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JPMorgan cuts 19,000 jobs, calls it a good sign

JPMorgan cuts 15,000 jobs from its troubled mortgage sector, citing healthier home mortgages. The other 4,000 job cuts come from consumer banking.

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JPMorgan's headquarters in New York. JPMorgan is cutting its workforce by 6.5 percent, the second year in a row it has cut jobs.

Mark Lennihan / AP / File

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JPMorgan will trim about 19,000 jobs over the next two years but cast a positive spin on the news: It is shrinking the unit it had beefed up to handle troubled mortgages.

The bulk of the cuts, about 15,000, will come at the mortgage unit, which had swelled to about 50,000 workers from a pre-financial crisis roster of 20,000 because the bank needed more people to process defaulted mortgages. The bank said it hopes to find jobs in other parts of the company for displaced workers through a "redeployment" program.

The rest of the cuts, about 4,000, will come from the consumer banking business, mostly the branches. JPMorgan said those cuts will come through attrition, not lay-offs.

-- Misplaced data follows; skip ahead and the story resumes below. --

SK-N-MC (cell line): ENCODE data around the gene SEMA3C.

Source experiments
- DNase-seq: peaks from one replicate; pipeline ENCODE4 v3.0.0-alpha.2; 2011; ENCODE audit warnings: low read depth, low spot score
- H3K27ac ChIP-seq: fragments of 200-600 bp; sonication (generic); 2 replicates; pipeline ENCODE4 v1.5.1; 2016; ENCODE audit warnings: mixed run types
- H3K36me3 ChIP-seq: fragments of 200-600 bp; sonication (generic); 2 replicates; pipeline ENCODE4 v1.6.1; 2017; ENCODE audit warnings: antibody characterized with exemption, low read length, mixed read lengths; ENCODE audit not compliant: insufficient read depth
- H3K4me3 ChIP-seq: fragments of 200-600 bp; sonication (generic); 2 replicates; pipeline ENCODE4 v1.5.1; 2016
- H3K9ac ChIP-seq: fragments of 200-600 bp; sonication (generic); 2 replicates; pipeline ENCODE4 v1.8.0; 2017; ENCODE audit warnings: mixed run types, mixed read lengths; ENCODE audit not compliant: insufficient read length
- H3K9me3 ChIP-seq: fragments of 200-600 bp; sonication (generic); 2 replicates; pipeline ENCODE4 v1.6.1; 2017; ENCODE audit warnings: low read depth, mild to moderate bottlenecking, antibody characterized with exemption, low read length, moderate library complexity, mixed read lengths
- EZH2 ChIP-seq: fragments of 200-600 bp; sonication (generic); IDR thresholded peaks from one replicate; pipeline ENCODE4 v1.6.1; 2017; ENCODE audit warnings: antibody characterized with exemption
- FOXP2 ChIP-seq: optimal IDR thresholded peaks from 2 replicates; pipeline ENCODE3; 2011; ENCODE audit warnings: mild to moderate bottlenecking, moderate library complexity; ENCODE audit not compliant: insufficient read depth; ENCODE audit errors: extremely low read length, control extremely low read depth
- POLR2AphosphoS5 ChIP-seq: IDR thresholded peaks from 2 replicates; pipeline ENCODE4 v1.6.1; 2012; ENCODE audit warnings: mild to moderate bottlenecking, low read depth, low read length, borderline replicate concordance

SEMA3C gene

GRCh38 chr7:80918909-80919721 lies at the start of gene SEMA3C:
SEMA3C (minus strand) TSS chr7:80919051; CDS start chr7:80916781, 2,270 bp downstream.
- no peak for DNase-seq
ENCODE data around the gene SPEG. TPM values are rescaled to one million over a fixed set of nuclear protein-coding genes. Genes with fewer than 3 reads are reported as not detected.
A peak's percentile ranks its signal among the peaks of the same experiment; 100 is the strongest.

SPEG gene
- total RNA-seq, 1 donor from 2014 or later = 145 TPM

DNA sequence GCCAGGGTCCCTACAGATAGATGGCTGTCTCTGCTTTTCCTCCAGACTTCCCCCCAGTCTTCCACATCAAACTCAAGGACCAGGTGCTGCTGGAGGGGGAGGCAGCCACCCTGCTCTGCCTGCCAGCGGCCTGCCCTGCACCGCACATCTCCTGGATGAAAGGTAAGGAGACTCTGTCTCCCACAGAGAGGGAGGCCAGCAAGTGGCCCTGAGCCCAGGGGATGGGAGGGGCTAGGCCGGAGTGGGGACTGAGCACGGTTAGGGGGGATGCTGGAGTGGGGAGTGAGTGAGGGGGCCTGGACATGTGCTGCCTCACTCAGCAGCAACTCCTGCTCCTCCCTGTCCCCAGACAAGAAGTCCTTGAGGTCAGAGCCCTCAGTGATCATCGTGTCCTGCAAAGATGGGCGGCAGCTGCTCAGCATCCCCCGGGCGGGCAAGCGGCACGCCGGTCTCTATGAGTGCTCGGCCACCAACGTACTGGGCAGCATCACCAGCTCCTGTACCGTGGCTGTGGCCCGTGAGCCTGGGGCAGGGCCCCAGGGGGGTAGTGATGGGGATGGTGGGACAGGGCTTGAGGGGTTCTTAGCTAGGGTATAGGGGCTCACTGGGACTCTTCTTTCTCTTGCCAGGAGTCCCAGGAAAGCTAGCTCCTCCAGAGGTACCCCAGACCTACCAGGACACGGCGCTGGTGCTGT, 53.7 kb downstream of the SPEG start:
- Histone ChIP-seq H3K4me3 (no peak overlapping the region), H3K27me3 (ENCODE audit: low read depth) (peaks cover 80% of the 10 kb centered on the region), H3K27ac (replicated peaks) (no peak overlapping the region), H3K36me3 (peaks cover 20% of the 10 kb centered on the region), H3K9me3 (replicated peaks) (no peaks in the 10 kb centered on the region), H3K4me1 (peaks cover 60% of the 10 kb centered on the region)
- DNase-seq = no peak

The bank noted that it's also adding jobs in certain areas, such as commercial banking and asset management. Overall, it expects its payroll to be down by about 17,000 at the end of 2014. That means it would fall to about 242,000 from its current 259,000, a 6.5 percent reduction.

The cuts were revealed in a presentation to investors Tuesday and are part of the bank's bigger cost-cutting campaign. JPMorgan increased its profits and revenue in 2012 and has weathered the financial crisis and its aftermath better than most.

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